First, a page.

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Own-Occupation Disability Insurance

Written by: Corey Janoff 

Own occupation disability insurance. It’s a regularly searched term for specialized professionals, such as doctors. Some people will search for physician disability insurance. Others may search for occupational disability insurance. I can see how own occupation disability insurance and occupational disability insurance can be interchangeable terms. The more commonly referenced terminology for occupation-specific disability insurance is “own occupation disability insurance,” so we’ll stick with that for today.    

Own occupation disability insurance is a form of insurance that protects your income if you cannot perform the substantial and material duties of your own occupation. Why is this important? Let me tell you a story.  

I have a client. We’ll call her Jane for anonymity purposes. Jane is an otolaryngologist, or ENT surgeon, specializing in ear, nose, and throat surgery. About a year ago, Jane started getting pain in her arm. It would come and go. She found if she lifted her arms out for more than a couple of minutes (a task required to operate on someone), the pain would come and be unbearable. Long-story-short, she was unable to operate.  

Her employer was kind enough to adjust her job duties and continue paying her full salary. At the same time, she tried to resolve this issue, but that was likely only temporary if she couldn’t return to operating.   

In terms of basic daily living, it doesn’t really hinder her. She does not need to use a wheelchair. She can still get around and do most of the things almost anyone else can do. She just can’t perform surgery.    

Jane was ultimately diagnosed with Thoracic Outlet Syndrome, and it’s unclear what the future holds. There isn’t really a definitive cure for it. Some people get better with physical therapy or surgery in some cases, but there are no guarantees.   

Jane has two own occupation disability insurance policies. She is collecting benefits on one of them and is in the process of filing a claim to collect benefits on the other (filing for a claim can take months before benefits begin to pay).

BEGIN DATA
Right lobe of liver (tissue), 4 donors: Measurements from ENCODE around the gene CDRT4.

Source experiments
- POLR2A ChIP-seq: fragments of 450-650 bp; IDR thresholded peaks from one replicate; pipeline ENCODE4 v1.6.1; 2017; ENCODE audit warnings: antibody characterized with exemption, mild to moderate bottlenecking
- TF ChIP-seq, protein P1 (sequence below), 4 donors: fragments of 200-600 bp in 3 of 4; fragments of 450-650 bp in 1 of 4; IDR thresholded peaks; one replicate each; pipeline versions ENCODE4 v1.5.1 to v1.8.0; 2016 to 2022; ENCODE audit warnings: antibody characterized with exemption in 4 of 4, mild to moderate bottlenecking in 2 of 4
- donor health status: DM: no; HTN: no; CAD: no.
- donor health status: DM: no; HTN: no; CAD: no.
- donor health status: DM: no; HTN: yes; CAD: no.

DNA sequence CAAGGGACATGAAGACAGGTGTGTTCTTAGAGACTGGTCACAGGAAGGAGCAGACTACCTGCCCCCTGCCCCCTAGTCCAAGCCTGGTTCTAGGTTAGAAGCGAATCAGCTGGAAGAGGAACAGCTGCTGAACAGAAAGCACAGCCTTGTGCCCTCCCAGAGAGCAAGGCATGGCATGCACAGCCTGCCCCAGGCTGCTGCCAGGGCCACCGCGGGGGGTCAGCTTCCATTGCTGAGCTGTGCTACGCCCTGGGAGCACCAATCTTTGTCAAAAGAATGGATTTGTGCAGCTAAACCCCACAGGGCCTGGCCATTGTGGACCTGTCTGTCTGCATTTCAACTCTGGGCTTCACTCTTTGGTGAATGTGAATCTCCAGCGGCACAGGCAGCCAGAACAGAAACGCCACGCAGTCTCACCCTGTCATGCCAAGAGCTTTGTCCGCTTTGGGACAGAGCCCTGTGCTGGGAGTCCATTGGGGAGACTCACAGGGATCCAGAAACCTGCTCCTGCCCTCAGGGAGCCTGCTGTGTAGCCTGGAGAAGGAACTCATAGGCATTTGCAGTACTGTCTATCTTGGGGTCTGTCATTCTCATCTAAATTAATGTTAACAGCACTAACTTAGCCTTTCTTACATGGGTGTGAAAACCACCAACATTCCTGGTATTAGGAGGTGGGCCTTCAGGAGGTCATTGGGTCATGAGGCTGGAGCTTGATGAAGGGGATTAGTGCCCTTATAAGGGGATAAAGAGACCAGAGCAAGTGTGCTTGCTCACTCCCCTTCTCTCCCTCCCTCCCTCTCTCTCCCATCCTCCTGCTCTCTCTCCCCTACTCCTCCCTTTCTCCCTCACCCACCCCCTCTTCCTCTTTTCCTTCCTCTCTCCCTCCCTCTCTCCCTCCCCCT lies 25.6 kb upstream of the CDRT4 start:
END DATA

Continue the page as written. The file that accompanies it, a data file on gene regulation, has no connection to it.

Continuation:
If Jane had an any-occupation disability insurance policy, she wouldn’t be able to collect benefits. The devil is in the details.  

Related podcast: Own Occupation Disability Insurance – Do I Need It?  

own occupation disability insurance

Own Occupation Disability Insurance Definition  

Almost everyone in America has a disability insurance policy. It’s called Social Security. The benefit amount is small, and it is very difficult to collect disability benefits from Social Security. To qualify for disability benefits from Social Security, your disability must be expected to last greater than 12 months and prevent you from doing any gainful occupation.    

I joke, but if your tongue produces saliva, you can lick stamps and go work at the post office. You’re not disabled.    

Social Security is what is considered any occupation disability policy. If you are unable to perform any occupation, then you are considered disabled. If you can’t perform complex surgical procedures, but you could work as a schoolteacher, you will not be eligible for benefits.    

You want your own occupation disability insurance to be clear and concise. There are a handful of companies that have a true own occupation disability insurance definition. I’m paraphrasing, but they all more or less say:  

Disability is defined as being unable to perform the substantial and material duties of your own occupation at the time of disability.    

Some will take it a step further (albeit redundant) and say:  If your occupation is a specialty of medicine, that is considered your occupation.